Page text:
When a person who is visually impaired visits your site, your use of ‘alt’ attributes on images can have a huge impact on their experience.

I tested a simple page using the screen reader included with OSX called VoiceOver. I tried images with alt attributes, without alt attributes and with empty alt attributes. Let’s take a look at what happens:

With an ‘alt’ attribute

<img src="hero.jpg" alt="A person using the product"/>

Here, VoiceOver reads out:

“A person using the product, Image”

Great! The screen reader tells us that it’s an image, and describes it as we expected. But what if the image is just for decoration, and could distract from the content?

Let’s try not providing an ‘alt’ attribute.

Without an ‘alt’ attribute

<img src="hero.jpg" />

Here, VoiceOver reads out:

“Hero.jpg, Image”

Well that’s not what we wanted. When you don’t provide an alt attribute, the screen reader will read the file name of the image. A better practice is to provide an empty alt attribute.

With an empty alt attribute

<img src="hero.jpg" alt="" />

Here the screen reader skips the image altogether, as if it wasn’t there. That’s a much better experience for a visually impaired user than the content being interrupted with file names.

‘Hang on, we’re doing the responsive thing’

If you’re building a responsive site, you’re probably using backround-image in CSS to swap out the images using media queries.

background-image: url('hero.jpg');

That’s all well and good, but just be aware that screen readers will normally ignore background images in CSS.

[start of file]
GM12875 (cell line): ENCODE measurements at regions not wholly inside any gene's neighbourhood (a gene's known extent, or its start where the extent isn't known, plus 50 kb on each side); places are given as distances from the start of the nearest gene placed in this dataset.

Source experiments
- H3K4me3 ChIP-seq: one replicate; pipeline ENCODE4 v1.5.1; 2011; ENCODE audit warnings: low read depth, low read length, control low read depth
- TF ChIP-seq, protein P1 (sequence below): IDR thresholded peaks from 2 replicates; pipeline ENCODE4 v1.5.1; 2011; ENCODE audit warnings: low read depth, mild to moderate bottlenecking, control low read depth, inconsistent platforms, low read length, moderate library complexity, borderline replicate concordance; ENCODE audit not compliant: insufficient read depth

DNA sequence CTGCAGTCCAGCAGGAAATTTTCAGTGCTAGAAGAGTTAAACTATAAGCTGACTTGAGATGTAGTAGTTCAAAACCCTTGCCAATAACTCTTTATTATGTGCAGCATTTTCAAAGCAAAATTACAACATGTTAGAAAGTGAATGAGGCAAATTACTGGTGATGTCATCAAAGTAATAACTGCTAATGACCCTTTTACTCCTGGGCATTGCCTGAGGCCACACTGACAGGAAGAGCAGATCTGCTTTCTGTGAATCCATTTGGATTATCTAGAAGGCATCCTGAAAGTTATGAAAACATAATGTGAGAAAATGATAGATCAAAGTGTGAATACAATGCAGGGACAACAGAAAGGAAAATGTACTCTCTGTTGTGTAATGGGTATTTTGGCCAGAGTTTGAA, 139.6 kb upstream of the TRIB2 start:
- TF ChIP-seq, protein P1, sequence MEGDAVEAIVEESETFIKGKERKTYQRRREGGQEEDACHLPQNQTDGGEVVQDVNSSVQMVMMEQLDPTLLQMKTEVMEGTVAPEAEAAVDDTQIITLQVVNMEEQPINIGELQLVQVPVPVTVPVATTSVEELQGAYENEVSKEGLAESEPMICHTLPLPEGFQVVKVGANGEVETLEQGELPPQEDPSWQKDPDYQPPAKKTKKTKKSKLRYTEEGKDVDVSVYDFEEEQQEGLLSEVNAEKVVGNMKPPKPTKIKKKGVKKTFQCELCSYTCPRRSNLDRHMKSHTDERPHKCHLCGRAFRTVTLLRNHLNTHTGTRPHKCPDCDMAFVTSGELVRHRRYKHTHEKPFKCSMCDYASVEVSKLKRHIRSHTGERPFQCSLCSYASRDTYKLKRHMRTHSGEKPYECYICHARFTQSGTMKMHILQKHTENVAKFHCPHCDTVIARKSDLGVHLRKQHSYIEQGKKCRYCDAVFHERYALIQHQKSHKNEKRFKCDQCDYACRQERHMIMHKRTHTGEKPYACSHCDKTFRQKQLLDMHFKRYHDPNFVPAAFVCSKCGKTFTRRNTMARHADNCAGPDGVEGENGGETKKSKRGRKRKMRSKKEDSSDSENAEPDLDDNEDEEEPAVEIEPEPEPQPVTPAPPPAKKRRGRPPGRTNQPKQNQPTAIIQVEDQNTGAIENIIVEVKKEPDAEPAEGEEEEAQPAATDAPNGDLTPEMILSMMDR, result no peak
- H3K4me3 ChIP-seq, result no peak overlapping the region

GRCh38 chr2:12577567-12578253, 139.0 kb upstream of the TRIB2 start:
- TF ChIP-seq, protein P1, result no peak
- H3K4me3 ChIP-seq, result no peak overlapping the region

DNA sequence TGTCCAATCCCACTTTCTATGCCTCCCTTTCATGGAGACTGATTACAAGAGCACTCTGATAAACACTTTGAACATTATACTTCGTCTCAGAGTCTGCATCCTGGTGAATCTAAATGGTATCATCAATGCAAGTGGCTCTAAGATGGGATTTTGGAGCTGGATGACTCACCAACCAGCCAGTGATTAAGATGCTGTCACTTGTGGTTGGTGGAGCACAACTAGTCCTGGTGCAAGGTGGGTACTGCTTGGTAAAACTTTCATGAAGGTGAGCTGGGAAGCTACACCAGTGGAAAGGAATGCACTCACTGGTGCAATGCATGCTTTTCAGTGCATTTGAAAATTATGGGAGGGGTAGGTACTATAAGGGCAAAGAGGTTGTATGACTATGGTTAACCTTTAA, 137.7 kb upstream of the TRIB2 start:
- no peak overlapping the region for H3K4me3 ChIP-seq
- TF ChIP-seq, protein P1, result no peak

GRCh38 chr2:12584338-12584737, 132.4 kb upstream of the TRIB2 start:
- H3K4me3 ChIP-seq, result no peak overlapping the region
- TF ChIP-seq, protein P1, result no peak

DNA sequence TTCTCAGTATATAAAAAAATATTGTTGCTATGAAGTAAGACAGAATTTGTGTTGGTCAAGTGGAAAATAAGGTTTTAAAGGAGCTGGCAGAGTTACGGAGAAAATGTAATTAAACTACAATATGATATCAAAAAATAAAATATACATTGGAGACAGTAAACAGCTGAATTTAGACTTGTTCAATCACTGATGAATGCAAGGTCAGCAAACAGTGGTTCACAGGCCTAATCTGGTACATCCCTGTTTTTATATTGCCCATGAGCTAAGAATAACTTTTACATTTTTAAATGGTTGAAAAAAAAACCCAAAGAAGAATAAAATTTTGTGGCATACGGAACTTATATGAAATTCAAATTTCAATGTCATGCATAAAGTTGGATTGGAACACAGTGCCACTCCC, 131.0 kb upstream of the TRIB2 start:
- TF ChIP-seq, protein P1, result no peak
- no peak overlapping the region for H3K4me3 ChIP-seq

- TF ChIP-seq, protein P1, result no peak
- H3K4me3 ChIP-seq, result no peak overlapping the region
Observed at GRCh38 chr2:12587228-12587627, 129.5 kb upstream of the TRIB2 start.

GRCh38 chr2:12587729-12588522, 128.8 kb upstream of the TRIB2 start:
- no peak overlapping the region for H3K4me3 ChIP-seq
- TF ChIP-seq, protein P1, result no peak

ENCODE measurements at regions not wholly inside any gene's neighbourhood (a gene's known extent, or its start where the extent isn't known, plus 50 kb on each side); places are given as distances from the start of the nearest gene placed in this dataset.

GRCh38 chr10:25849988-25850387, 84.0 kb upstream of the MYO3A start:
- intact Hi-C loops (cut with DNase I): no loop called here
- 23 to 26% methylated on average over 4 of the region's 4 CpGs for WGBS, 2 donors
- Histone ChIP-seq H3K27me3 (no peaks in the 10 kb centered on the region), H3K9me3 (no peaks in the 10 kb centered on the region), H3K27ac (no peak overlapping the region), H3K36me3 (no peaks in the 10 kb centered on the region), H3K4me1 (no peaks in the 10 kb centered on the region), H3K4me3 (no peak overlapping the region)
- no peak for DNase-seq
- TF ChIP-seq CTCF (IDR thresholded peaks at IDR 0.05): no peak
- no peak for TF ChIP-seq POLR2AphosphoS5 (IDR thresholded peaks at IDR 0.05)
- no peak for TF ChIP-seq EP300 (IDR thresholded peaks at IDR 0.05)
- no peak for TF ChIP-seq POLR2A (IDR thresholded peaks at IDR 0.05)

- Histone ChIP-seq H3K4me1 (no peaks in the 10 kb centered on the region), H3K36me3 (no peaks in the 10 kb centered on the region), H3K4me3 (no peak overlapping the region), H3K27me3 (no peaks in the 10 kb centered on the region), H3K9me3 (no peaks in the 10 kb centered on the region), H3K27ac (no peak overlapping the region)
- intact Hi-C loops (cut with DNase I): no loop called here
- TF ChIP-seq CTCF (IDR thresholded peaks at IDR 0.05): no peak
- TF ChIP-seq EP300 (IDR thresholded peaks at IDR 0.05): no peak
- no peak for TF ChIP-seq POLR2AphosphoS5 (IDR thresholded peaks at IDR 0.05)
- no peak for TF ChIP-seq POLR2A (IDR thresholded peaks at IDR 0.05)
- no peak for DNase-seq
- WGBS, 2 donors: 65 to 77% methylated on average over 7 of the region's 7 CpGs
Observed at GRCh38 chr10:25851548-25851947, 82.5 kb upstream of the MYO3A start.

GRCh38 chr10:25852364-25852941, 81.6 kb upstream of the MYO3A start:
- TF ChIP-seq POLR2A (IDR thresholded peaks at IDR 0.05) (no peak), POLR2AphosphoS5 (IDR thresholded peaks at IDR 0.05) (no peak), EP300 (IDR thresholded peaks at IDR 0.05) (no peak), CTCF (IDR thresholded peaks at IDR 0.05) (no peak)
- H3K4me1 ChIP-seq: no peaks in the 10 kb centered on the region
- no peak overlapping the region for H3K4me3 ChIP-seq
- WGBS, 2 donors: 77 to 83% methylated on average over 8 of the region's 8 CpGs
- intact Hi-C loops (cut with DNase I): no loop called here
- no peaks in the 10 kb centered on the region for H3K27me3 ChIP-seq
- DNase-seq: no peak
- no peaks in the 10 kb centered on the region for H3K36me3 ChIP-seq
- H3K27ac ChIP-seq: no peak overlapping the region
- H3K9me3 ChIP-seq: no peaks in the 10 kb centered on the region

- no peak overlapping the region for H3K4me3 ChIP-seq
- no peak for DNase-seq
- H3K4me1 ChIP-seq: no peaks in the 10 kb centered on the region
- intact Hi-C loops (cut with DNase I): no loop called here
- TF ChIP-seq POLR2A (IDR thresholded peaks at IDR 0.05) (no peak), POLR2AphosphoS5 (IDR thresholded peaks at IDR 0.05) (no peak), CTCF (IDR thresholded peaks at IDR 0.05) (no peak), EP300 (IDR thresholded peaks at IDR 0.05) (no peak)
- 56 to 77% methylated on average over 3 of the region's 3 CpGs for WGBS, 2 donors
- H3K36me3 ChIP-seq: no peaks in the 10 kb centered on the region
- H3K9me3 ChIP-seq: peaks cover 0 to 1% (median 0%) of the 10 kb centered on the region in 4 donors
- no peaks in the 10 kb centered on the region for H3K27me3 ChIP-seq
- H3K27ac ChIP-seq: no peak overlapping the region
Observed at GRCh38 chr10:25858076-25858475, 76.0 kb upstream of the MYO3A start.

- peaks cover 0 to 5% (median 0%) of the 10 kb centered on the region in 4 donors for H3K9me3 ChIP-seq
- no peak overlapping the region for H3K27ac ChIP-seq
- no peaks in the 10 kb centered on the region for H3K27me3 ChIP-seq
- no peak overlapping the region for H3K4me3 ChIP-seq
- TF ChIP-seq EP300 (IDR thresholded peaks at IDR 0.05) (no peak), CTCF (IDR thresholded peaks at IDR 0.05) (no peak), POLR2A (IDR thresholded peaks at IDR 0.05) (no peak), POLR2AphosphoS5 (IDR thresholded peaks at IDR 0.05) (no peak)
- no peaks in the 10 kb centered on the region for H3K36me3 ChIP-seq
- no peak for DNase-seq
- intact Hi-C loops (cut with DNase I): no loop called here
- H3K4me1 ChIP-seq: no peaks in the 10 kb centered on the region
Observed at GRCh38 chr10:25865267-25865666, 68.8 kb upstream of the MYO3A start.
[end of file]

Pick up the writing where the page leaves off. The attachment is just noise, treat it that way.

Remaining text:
You can make up for this using a couple of extra attributes on the element that contains the background image:

<div class="hero-image" role="img" aria-label="A person using the product">
</div>

Here, the ‘role’ attribute tells the screen reader that this div is for holding an image, the ‘aria-label’ attribute allows us to describe the image in the same way as an ‘alt’ attribute would.

Here, the screen reader reads:

“A person using the product, Image.”

That’s much better.

The moral of the story

If the image is important to the content, describe it in the alt attribute.

If the image is for decoration only, provide an empty alt attribute.

Finally, if you’re building a responsive site, use the ‘role’ and ‘aria-label’ attributes instead.


If you want to try this yourself, OSX has a built in screen reader that works for the web, called VoiceOver. Instructions for using VoiceOver are here.

Windows also has a built in screen reader, Narrator. More information here.